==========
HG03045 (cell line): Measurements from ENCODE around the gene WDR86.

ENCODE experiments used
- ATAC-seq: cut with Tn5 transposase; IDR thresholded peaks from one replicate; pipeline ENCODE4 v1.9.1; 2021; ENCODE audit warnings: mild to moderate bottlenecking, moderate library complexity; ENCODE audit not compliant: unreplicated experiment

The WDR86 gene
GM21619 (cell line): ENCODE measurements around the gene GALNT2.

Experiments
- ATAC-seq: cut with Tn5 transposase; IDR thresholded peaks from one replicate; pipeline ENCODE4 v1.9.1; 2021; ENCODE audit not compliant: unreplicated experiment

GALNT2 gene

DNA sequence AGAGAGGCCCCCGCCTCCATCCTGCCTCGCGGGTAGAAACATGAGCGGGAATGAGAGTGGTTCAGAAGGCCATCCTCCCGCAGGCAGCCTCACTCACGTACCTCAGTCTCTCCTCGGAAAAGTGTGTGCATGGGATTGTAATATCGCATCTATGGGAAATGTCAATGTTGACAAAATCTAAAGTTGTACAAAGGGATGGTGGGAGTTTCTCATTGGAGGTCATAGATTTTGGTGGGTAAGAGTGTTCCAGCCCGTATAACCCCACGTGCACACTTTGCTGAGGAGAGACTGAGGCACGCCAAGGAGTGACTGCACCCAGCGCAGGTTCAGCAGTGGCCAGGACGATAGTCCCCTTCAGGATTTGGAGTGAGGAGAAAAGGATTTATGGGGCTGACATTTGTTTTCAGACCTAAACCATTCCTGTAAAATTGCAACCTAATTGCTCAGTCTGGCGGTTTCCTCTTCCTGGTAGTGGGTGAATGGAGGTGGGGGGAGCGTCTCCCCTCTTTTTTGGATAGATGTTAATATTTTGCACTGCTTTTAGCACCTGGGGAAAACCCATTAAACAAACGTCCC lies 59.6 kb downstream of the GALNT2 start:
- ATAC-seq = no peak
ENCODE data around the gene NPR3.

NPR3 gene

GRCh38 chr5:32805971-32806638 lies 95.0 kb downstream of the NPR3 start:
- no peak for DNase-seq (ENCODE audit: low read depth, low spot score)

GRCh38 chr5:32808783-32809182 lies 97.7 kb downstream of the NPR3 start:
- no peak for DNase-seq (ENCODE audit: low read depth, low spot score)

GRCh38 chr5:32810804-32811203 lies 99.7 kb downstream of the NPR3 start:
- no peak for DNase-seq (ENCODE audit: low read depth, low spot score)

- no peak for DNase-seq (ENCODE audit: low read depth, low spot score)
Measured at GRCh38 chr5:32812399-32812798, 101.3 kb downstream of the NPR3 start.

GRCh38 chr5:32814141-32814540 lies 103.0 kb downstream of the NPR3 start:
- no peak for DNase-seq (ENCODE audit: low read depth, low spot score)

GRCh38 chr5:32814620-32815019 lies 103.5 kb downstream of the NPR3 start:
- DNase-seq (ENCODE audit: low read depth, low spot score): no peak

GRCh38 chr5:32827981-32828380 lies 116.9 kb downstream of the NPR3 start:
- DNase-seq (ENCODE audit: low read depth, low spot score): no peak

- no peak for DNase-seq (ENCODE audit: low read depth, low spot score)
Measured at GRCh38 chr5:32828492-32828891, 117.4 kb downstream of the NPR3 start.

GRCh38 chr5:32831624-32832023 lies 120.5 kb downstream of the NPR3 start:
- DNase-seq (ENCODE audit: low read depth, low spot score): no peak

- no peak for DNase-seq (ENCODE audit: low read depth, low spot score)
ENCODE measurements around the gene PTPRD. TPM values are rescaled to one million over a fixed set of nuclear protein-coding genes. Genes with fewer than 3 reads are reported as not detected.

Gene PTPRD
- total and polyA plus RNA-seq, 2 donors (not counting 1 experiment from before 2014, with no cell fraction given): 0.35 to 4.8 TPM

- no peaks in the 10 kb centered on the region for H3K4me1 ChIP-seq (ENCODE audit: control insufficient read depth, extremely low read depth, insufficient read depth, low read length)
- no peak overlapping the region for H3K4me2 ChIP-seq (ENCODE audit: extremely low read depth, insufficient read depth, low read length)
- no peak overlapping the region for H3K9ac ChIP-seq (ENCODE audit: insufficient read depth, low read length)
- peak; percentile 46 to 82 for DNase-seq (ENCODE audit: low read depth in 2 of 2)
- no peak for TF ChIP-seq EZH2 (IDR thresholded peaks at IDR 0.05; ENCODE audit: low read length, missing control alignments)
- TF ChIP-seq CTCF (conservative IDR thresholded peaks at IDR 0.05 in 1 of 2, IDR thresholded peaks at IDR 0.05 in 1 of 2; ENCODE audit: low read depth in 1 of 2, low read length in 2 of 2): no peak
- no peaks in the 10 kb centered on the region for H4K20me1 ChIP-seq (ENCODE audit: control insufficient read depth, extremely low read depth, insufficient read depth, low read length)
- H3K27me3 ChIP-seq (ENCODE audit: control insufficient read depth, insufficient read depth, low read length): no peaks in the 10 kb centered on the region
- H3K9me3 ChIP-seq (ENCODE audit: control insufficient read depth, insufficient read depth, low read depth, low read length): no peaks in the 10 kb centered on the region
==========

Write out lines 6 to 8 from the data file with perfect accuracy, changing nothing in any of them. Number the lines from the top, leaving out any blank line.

Experiments
- ATAC-seq: cut with Tn5 transposase; IDR thresholded peaks from one replicate; pipeline ENCODE4 v1.9.1; 2021; ENCODE audit not compliant: unreplicated experiment

GALNT2 gene